Because of this year’s focus on voting, the answers to the second round of 10 questions on current voting practices seemed more accessible. Even though the term “faithless elector” (an Electoral College member who does not vote for the president or vice-president for whom they are pledged to vote) may seem esoteric, its meaning could be deduced from following the news. Most of the competitors were in the ballpark with an answer to the question asking how many electoral votes are needed to win the presidential election (270).
The third set of questions on state and local government was easier, although listing all 14 states voting on Super Tuesday could have been a little problematic. Luckily, contestants were asked to list only three besides Massachusetts. Another question asking for the name of Harvard’s town clerk drew a variety of answers. A few teams did get the correct answer of Marlene Kenney.
The fourth and final round asked five questions about the impeachment. One of the correct answers required precision in the term “obstruction of Congress,” not just “obstruction.” A question that asked which presidents, besides Trump, have been impeached received several answers. Although most included Bill Clinton, several did not include Andrew Johnson.
Bromfield’s psychology and current events teacher Kathleen Doherty and eighth-grade history and civics teacher Andy Wright were on hand to evaluate the validity of some answers.
When asked how she prepared for the competition, a member of the Pawnee Goddesses replied that she focused on local politics by reading the Harvard Press and Nextdoor Harvard. She felt hindered in her study by the fact that the Press is a weekly paper, not daily, and she said Nextdoor Harvard is too opinionated. Another student reported preparing for the competition by watching the news on TV or other media.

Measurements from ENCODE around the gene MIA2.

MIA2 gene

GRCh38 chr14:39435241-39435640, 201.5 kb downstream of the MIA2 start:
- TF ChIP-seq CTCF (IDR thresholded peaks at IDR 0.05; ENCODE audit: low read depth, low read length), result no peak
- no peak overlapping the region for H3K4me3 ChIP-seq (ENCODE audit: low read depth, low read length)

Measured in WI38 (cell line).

After the first round, Jen Benson, Harvard’s former state representative, spoke about her desire to make a difference in civic life and her appreciation for where she lives and the many people she has met. She emphasized that there are many ways to serve.
The Honorable Joan McMenemy, the first justice for the Berkshire Juvenile Court, spoke after the second round of her love for her job and encouraged students to consider a career in criminal justice.
After a well-deserved pizza break, three members of the Harvard Select Board spoke about what motivated them to serve. Kara Minar was involved in student government from her school days; Stu Sklar wanted to make a difference; and Wallace quoted her mentor, Bill Ashe, who said, “If you want to make a difference, get involved in local politics.”
Wasted Potential, a team of 11th-graders, was the third-place winner. Civics Super Squad, a ninth-grade team, came in second. The Pawnee Goddesses, a 12th-grade team that included two members who had competed last year, walked away with the big silver cup.